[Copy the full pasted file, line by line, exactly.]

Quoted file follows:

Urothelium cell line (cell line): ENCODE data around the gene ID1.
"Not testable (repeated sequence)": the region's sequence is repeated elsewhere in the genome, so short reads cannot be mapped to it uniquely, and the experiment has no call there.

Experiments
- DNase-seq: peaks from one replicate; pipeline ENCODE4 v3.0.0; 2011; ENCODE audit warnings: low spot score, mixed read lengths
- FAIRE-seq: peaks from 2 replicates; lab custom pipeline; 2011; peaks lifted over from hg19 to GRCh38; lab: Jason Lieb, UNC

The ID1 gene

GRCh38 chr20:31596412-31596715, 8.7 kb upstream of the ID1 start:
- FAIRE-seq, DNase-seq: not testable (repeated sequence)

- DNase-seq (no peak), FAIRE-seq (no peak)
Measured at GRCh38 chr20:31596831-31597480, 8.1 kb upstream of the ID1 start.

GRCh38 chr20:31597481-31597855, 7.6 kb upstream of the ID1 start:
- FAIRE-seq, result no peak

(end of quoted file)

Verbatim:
Urothelium cell line (cell line): ENCODE data around the gene ID1.
"Not testable (repeated sequence)": the region's sequence is repeated elsewhere in the genome, so short reads cannot be mapped to it uniquely, and the experiment has no call there.

Experiments
- DNase-seq: peaks from one replicate; pipeline ENCODE4 v3.0.0; 2011; ENCODE audit warnings: low spot score, mixed read lengths
- FAIRE-seq: peaks from 2 replicates; lab custom pipeline; 2011; peaks lifted over from hg19 to GRCh38; lab: Jason Lieb, UNC

The ID1 gene

GRCh38 chr20:31596412-31596715, 8.7 kb upstream of the ID1 start:
- FAIRE-seq, DNase-seq: not testable (repeated sequence)

- DNase-seq (no peak), FAIRE-seq (no peak)
Measured at GRCh38 chr20:31596831-31597480, 8.1 kb upstream of the ID1 start.

GRCh38 chr20:31597481-31597855, 7.6 kb upstream of the ID1 start:
- FAIRE-seq, result no peak